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A few years back, the FCC here in the States bumped the base definition of broadband from 4 Mbps downstream, 1 Mbps upstream, to 25 Mbps downstream, 4 Mbps upstream. This was done in large part to highlight the lack of competition (two-thirds lack access to speeds of 25 Mbps from more than one provider) at faster speeds, largely thanks to telcos that no longer really want to be in the residential broadband business and are refusing to upgrade their networks at any scale. Needless to say, neither ISPs -- nor the politicians paid to love them -- were happy with the new standard. Recently the Canadian government took things further, announcing new rules that make 50 Mbps downstream, 10 Mbps upstream the new industry standard. In addition to declaring that this 50 Mbps option should be considered "basic telecom service" moving forward, the CRTC announced that it's requiring that Canadian ISPs at least offer users the ability to purchase an uncapped, unlimited broadband connection. According to the CRTC, 82% of Canadians already have access to speeds of 50 Mbps -- but like in the States, availability for these faster options are incredibly scarce in more remote areas where competitive incentive is minimal and deployment costs are higher. To that end, the CRTC said it's setting aside a $750 million subsidy fund to shore up backbone connectivity. The CRTC Is claiming that the effort should result in 50 Mbps service being made available to 90% of Canadian households by the end of 2021, and to the remaining 10% of households within 10 to 15 years after that. Of course, telecom subsidies are nothing new, and the amount of money thrown at incumbent broadband providers in North America probably could have delivered gigabit fiber connections to every home on the planet several times over. These efforts are usually well-intentioned, but things quite frequently get lost in translation thanks to telecom providers with significant influence over the regulators and legislatures tasked with making sure this money gets spent effectively. And while the 50 Mbps high-water mark is important in a sense, it's also partially theatrical. Telecom regulators have a long, proud history of announcing initiatives that sound transformative, but can often be achieved without much government help. When the "goal" is achieved down the road with minimal calorie expenditure, government often steps in to pat itself on the back for a job well done. Doing anything more would require actually standing up to some of the most politically influential companies on the continent. And again in this case, Canadian Law Professor Michael Geist is quick to point out that the plan isn't as revolutionary as it's being portrayed:"It would be a stretch to describe expanding access to these target speeds to an additional 8 per cent of the population over five years as transformative. In fact, given the investments from various providers, it raises the question of whether Canada might reach that target without the CRTC’s efforts. Indeed, the real challenge remains the last 10 per cent in rural and remote areas for which there are no easy answers. Affordability goes hand-in-hand with access, yet the CRTC largely punted this issue, noting that “a comprehensive solution to affordability issues will require a multifaceted approach, including the participation of other stakeholders.” That places much of the responsibility on the government, but the CRTC had the opportunity to push providers harder on affordability. The Commission points to innovative solutions from some companies – Rogers and Telus are obvious examples – but leaves observers to wonder why it did not go further by setting goals or targets for industry laggards." You'll note that much like its regulators to the south, the CRTC punts when it comes to actually acknowledging the lack of broadband market competition and the high prices and poor service that results. This lack of competition also introduces the thorniest telecom issues of the day: including net neutrality violations and the slow but steady expansion of usage caps and overage fees. It's easier to focus on shoring up remaining coverage gaps, especially when the government won't have to do all that much to ensure service (albeit incredibly expensive service) arrives via 5G and other new technologies. With a few exceptions, a good rule of thumb with government broadband announcements like this is: if the incumbent ISPs are ok with it, it either doesn't do all that much or provides them money for doing very little. And based on a review of the newswires, Canadian incumbent ISPs aren't complaining about this new, supposedly lofty plan in the slightest.Permalink | Comments | Email This Story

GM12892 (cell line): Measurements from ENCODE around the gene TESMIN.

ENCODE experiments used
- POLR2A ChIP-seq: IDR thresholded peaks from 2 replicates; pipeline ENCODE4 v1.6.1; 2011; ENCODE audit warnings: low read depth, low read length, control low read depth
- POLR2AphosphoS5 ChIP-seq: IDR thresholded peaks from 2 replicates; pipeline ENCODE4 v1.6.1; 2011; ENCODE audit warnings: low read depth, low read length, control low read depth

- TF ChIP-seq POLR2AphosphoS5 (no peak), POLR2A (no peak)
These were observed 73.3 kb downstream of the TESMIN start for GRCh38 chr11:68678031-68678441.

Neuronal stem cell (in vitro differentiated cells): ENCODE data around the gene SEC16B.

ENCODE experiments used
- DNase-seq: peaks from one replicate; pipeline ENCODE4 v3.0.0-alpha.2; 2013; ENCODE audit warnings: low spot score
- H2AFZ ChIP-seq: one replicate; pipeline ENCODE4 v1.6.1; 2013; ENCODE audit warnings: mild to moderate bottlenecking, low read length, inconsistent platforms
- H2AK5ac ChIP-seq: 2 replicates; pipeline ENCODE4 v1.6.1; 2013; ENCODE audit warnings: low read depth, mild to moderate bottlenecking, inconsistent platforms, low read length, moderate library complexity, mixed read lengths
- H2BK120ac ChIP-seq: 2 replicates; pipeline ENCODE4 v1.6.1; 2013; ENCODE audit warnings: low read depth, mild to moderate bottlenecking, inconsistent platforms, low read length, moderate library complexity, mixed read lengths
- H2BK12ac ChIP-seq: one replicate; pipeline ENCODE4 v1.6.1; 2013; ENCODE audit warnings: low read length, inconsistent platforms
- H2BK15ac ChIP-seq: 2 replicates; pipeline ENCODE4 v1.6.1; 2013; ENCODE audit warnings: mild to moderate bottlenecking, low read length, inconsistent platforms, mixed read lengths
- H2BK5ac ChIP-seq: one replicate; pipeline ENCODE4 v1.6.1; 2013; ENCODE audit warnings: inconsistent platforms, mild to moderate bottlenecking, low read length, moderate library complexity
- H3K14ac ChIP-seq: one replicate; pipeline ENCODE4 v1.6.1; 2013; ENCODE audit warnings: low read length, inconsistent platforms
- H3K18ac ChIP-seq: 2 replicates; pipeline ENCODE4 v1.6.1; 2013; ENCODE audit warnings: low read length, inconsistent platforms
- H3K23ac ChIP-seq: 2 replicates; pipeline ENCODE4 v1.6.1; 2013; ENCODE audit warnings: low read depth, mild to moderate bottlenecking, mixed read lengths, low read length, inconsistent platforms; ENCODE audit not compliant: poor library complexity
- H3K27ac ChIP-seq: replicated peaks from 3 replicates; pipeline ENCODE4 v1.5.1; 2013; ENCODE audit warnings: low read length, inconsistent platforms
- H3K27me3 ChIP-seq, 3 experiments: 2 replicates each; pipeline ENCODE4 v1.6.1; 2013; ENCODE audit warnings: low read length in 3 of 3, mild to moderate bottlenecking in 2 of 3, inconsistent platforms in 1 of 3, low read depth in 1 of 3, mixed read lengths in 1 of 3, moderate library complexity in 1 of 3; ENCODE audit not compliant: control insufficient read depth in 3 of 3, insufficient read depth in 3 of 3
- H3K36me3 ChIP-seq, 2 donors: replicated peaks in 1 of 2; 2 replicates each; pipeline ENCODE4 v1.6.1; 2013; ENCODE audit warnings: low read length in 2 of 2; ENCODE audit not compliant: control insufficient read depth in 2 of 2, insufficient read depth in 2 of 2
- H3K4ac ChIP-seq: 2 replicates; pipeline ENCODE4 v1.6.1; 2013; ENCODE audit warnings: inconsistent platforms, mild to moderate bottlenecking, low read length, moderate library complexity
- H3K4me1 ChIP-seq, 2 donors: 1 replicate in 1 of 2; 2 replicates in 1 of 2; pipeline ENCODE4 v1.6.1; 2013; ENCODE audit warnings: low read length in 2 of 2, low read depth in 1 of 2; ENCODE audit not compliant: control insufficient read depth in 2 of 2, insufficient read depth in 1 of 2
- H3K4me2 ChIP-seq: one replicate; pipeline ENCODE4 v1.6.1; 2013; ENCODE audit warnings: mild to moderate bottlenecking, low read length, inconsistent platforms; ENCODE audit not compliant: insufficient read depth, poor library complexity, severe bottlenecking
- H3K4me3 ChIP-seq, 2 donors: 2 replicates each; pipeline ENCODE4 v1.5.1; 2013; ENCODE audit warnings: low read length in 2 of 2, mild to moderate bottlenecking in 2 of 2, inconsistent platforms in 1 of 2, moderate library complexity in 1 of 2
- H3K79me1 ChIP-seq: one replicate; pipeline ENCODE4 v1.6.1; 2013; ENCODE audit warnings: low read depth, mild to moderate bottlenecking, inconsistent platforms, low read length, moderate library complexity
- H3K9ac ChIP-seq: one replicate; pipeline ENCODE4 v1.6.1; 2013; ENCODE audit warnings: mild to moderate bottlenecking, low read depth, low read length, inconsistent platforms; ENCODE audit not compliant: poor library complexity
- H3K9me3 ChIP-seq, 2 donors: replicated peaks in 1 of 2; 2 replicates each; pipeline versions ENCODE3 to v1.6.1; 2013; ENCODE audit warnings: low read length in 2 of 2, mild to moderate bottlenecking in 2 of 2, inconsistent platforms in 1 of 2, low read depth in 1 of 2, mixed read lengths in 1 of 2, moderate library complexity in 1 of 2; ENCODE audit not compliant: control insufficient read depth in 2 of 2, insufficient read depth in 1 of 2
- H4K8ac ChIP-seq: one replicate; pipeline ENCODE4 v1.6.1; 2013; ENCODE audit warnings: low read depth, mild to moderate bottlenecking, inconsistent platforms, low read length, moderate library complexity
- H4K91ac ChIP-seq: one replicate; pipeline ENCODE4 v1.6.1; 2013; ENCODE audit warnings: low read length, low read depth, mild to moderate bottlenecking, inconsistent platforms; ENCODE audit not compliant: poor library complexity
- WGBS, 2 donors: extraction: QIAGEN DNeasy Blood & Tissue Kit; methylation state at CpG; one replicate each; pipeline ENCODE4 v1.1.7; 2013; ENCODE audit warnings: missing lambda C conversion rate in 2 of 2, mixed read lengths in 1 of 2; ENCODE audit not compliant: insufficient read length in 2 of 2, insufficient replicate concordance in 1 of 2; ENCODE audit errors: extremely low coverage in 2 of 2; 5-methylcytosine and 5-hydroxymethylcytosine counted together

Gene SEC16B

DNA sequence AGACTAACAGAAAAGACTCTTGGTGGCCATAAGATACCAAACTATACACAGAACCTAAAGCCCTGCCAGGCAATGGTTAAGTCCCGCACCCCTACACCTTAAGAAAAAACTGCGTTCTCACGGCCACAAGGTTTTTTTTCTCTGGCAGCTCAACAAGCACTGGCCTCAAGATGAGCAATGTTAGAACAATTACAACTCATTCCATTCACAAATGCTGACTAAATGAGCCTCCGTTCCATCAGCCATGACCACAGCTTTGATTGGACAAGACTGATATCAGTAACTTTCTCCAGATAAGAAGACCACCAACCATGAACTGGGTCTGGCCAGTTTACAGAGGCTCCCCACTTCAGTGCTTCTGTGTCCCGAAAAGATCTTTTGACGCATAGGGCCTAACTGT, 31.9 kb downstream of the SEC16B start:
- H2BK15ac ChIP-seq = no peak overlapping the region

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The $60 2017 iOS 10 Complete App Builder Bundle is a coding bootcamp designed to teach you all you need to know about working with iOS 10. Learn how to work with CodeRunner, Armature and Swift3 to build your own games, events schedulers and more. The bundle includes over 250 hours of instruction, and an array of app templates and tools. Note: The Techdirt Deals Store is powered and curated by StackCommerce. A portion of all sales from Techdirt Deals helps support Techdirt. The products featured do not reflect endorsements by our editorial team. Permalink | Comments | Email This Story